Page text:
Angie Thomas’s debut YA novel, THE HATE U GIVE, has been on the top of everyone’s reading list since it’s release in 2017. With a star-studded cast, including Amandla Stenberg (who plays the protagonist, Starr), Regina Hall, Common, and Issa Rae, the film adaptation is sure to follow in the footsteps of its source material. Addressing important subjects like police brutality, race relations, identity, and privilege, The Hate U Give is the kind of film that will spur conversation long after the credits roll. If you loved the movie and want to read books that will delve deeper in the topics it addresses, here are a few to add to your TBR.
First thing's first—if you've yet to read Angie Thomas's iconic debut, THE HATE U GIVE, drop your current read and pick this one up. After seeing the film, you'll want to revisit the colorful cast of characters that Thomas so expertly fleshes out on the page. THE HATE U GIVE follows a black teen named Starr, who moves between two wildly different worlds: the poor neighborhood where she lives and the fancy suburban prep school she attends. When she finds herself at the center of a police brutality controversy, what Starr does or doesn't say could upend her community.
Among police brutality, THE HATE U GIVE touches on several other topics that many black people experience: the microagressions Starr endures at school among her group of friends, her interracial relationship, and the gang violence that's so prevalent around her. Also, the black people Starr interacts with throughout the film and book—her black police officer uncle, a black activist, and her unique family—represent the breadth of the black experience. For a deeper dive into the nuances of black lives, pick up Nafissa Thompson-Spires' short story collection HEADS THE OF COLORED PEOPLE. These moving, timely, and darkly funny stories examines the concept of black identity in this so-called post-racial era.
Longlisted for the National Book Award for Fiction and Kirkus Prize Finalist
Calling to mind the best works of Paul Beatty and Junot Díaz, this collection of moving, timely, and darkly funny stories examines the concept of black identity in this so-called post-racial era.
A stunning new talent in literary fiction, Nafissa Thompson-Spires grapples with black identity and the contemporary middle class in these compelling, boundary-pushing vignettes.
Each captivating story plunges headfirst into the lives of new, utterly original characters. Some are darkly humorous—from two mothers exchanging snide remarks through notes in their kids’ backpacks, to the young girl contemplating how best to notify her Facebook friends of her impending suicide—while others are devastatingly poignant—a new mother and funeral singer who is driven to madness with grief for the young black boys who have fallen victim to gun violence, or the teen who struggles between her upper middle class upbringing and her desire to fully connect with black culture.
Thompson-Spires fearlessly shines a light on the simmering tensions and precariousness of black citizenship. Her stories are exquisitely rendered, satirical, and captivating in turn, engaging in the ongoing conversations about race and identity politics, as well as the vulnerability of the black body. Boldly resisting categorization and easy answers, Nafissa Thompson-Spires is an original and necessary voice in contemporary fiction.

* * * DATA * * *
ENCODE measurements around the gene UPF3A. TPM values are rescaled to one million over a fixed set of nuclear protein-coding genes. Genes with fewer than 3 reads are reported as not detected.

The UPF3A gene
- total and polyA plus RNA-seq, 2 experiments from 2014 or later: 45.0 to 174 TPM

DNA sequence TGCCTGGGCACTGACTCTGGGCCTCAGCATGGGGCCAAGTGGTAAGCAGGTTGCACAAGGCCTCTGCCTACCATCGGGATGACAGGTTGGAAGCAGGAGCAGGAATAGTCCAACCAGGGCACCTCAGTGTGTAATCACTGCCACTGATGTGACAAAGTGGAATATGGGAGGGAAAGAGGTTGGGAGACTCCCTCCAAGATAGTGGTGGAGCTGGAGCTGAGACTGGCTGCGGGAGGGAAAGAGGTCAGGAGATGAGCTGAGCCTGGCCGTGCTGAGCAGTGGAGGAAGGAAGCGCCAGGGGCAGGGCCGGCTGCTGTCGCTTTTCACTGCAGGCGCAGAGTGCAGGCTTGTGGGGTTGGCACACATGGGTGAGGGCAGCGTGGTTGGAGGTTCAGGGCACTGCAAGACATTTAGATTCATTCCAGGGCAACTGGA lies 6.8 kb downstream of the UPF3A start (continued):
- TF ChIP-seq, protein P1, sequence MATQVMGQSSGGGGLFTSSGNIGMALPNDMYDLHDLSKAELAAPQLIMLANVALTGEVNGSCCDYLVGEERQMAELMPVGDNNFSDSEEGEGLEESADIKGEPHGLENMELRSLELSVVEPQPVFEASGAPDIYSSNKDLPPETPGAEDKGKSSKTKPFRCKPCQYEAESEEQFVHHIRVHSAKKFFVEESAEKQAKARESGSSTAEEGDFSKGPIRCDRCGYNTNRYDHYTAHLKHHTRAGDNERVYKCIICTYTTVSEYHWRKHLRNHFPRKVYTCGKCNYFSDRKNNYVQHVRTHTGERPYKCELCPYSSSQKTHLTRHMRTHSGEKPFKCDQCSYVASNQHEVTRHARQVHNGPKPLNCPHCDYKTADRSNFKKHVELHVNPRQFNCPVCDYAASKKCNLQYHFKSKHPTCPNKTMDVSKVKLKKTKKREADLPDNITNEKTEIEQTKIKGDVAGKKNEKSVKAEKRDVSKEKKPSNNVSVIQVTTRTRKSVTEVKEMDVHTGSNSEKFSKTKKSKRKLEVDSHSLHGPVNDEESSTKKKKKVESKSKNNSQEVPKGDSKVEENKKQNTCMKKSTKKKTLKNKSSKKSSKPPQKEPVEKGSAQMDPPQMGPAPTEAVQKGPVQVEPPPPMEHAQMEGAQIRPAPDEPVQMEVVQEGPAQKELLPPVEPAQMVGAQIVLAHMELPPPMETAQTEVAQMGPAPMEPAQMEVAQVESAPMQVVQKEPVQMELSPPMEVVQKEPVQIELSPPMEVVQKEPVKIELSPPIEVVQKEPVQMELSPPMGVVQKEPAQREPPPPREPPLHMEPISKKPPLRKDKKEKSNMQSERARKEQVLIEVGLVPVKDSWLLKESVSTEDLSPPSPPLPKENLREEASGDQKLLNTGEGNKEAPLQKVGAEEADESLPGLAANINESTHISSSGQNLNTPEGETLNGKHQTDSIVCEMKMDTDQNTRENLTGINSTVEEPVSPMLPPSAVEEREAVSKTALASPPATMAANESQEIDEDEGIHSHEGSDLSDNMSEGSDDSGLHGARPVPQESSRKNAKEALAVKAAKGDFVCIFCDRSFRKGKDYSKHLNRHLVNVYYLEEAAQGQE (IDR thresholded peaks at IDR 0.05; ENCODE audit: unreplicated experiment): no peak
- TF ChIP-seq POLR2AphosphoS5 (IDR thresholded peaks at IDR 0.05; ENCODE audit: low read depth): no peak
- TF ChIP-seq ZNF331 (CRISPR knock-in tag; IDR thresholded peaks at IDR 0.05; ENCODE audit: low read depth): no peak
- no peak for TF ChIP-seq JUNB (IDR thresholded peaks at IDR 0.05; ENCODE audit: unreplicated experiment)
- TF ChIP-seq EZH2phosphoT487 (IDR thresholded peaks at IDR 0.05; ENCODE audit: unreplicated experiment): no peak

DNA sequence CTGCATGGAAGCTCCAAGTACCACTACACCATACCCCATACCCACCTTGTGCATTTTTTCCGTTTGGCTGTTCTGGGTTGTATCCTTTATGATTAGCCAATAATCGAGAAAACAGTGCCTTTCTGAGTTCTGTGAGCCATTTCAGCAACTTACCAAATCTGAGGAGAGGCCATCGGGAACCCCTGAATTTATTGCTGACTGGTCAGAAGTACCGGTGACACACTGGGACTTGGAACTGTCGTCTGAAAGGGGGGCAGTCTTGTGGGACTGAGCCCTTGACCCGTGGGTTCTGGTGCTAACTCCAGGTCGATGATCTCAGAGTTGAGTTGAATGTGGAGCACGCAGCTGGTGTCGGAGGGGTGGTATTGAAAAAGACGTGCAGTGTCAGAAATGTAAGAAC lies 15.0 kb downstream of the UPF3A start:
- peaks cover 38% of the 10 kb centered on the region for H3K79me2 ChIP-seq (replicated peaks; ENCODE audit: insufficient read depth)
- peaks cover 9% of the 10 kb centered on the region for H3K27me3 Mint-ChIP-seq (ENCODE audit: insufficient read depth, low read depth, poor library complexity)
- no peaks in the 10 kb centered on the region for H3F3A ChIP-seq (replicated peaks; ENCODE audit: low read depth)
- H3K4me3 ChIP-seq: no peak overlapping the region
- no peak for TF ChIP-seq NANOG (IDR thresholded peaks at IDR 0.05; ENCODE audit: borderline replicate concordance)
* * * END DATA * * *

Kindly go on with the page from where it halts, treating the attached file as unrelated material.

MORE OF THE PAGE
My Reading Goal This Year Is to Read 45 Books by People of Color. Here Are 6 Amazing Titles on My List.
Jason Reynold's and Brendan Kiely tackle police brutality in their YA novel, ALL AMERICAN BOYS. Like THE HATE U GIVE, ALL AMERICAN BOYS was widely challenged due to its controversial subject matter. In this award-winning novel, two teens—one black, and one white—grapple with the repercussions of an act of police brutality. Caught on camera, the violence sends shock waves throughout their school, their community, and ultimately the entire country.
In this Coretta Scott King Honor Award–winning novel, 2 teens—one black, and one white—grapple with the repercussions of an act of police brutality. Caught on camera, the violence sends shock waves throughout their school, their community, and ultimately the entire country. It’s a heartbreaking novel that seems ripped from the headlines.
The title THE HATE U GIVE is a reference to the late Tupac Shakur's famous tattoo. The letters T.H.U.G. L.I.F.E. emblazoned across his chest stand for The Hate U Give Little Infants F***s Everyone. The spirit of Tupac's words span the pages of THE HATE U GIVE and are illuminated in the ways in which Starr, burdened with witnessing a senseless act of violence, watches the waves of unrest increase around her. Angie Thomas, possibly the biggest Tupac fan in the world, used his legacy as inspiration when writing her debut. Published posthumously, THE ROSE THAT GREW FROM CONCRETE is a collection of poems Tupac wrote at age 19 that embrace his spirit, his energy—and his ultimate message of hope.
After the death of her friend by a police officer, Starr finds herself at the center of a movement much like the protests that took place in Ferguson after the fatal shooting of Michael Brown. Marc Lamont Hill's work of journalism, NOBODY, carefully considers a string of high-profile deaths—Brown, Trayvon Martin, Sandra Bland, Eric Garner and more—and the ways in which communities such as Flint, Michigan—where citizens have been without clean water for close to five years—have eluded government aide. He digs underneath these events to uncover patterns and policies of authority that have allowed some citizens become disempowered, disenfranchised, poor, uneducated, exploited, vulnerable, and disposable. NOBODY is the perfect work of nonfiction to paint a history of many of the systemic injustices Starr brings to light in THE HATE U GIVE.